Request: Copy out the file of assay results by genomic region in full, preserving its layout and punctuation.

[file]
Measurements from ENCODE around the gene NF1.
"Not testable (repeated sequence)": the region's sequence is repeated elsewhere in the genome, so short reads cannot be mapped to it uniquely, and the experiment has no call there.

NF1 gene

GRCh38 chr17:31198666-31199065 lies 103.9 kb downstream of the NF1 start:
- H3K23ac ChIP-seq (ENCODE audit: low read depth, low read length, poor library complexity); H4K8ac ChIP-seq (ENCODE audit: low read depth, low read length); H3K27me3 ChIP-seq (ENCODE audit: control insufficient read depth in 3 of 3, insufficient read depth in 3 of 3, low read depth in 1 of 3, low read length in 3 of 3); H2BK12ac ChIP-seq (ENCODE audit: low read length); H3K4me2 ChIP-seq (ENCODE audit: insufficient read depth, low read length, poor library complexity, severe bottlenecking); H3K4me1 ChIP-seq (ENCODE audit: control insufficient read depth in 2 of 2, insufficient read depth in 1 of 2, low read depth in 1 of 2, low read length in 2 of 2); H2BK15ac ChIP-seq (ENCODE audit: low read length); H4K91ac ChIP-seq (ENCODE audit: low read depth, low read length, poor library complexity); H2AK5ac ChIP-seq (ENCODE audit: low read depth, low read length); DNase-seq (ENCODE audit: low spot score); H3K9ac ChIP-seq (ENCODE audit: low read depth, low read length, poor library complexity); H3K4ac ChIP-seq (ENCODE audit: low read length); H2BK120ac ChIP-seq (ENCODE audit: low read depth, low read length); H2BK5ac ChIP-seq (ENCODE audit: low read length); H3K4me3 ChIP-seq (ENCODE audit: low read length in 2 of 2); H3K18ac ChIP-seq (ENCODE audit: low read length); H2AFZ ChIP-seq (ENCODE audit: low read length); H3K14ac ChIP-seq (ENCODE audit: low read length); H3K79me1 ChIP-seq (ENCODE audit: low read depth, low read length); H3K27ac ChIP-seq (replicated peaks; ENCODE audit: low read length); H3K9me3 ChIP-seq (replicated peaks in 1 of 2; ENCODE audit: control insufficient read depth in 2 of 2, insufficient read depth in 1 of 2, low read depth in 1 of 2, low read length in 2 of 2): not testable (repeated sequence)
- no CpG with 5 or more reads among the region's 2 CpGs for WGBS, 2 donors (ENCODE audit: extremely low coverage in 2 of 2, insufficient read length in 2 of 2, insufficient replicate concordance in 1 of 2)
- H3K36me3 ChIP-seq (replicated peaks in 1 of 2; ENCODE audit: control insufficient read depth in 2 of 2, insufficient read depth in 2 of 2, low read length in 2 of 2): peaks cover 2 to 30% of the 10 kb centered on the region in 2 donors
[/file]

Measurements from ENCODE around the gene NF1.
"Not testable (repeated sequence)": the region's sequence is repeated elsewhere in the genome, so short reads cannot be mapped to it uniquely, and the experiment has no call there.

NF1 gene

GRCh38 chr17:31198666-31199065 lies 103.9 kb downstream of the NF1 start:
- H3K23ac ChIP-seq (ENCODE audit: low read depth, low read length, poor library complexity); H4K8ac ChIP-seq (ENCODE audit: low read depth, low read length); H3K27me3 ChIP-seq (ENCODE audit: control insufficient read depth in 3 of 3, insufficient read depth in 3 of 3, low read depth in 1 of 3, low read length in 3 of 3); H2BK12ac ChIP-seq (ENCODE audit: low read length); H3K4me2 ChIP-seq (ENCODE audit: insufficient read depth, low read length, poor library complexity, severe bottlenecking); H3K4me1 ChIP-seq (ENCODE audit: control insufficient read depth in 2 of 2, insufficient read depth in 1 of 2, low read depth in 1 of 2, low read length in 2 of 2); H2BK15ac ChIP-seq (ENCODE audit: low read length); H4K91ac ChIP-seq (ENCODE audit: low read depth, low read length, poor library complexity); H2AK5ac ChIP-seq (ENCODE audit: low read depth, low read length); DNase-seq (ENCODE audit: low spot score); H3K9ac ChIP-seq (ENCODE audit: low read depth, low read length, poor library complexity); H3K4ac ChIP-seq (ENCODE audit: low read length); H2BK120ac ChIP-seq (ENCODE audit: low read depth, low read length); H2BK5ac ChIP-seq (ENCODE audit: low read length); H3K4me3 ChIP-seq (ENCODE audit: low read length in 2 of 2); H3K18ac ChIP-seq (ENCODE audit: low read length); H2AFZ ChIP-seq (ENCODE audit: low read length); H3K14ac ChIP-seq (ENCODE audit: low read length); H3K79me1 ChIP-seq (ENCODE audit: low read depth, low read length); H3K27ac ChIP-seq (replicated peaks; ENCODE audit: low read length); H3K9me3 ChIP-seq (replicated peaks in 1 of 2; ENCODE audit: control insufficient read depth in 2 of 2, insufficient read depth in 1 of 2, low read depth in 1 of 2, low read length in 2 of 2): not testable (repeated sequence)
- no CpG with 5 or more reads among the region's 2 CpGs for WGBS, 2 donors (ENCODE audit: extremely low coverage in 2 of 2, insufficient read length in 2 of 2, insufficient replicate concordance in 1 of 2)
- H3K36me3 ChIP-seq (replicated peaks in 1 of 2; ENCODE audit: control insufficient read depth in 2 of 2, insufficient read depth in 2 of 2, low read length in 2 of 2): peaks cover 2 to 30% of the 10 kb centered on the region in 2 donors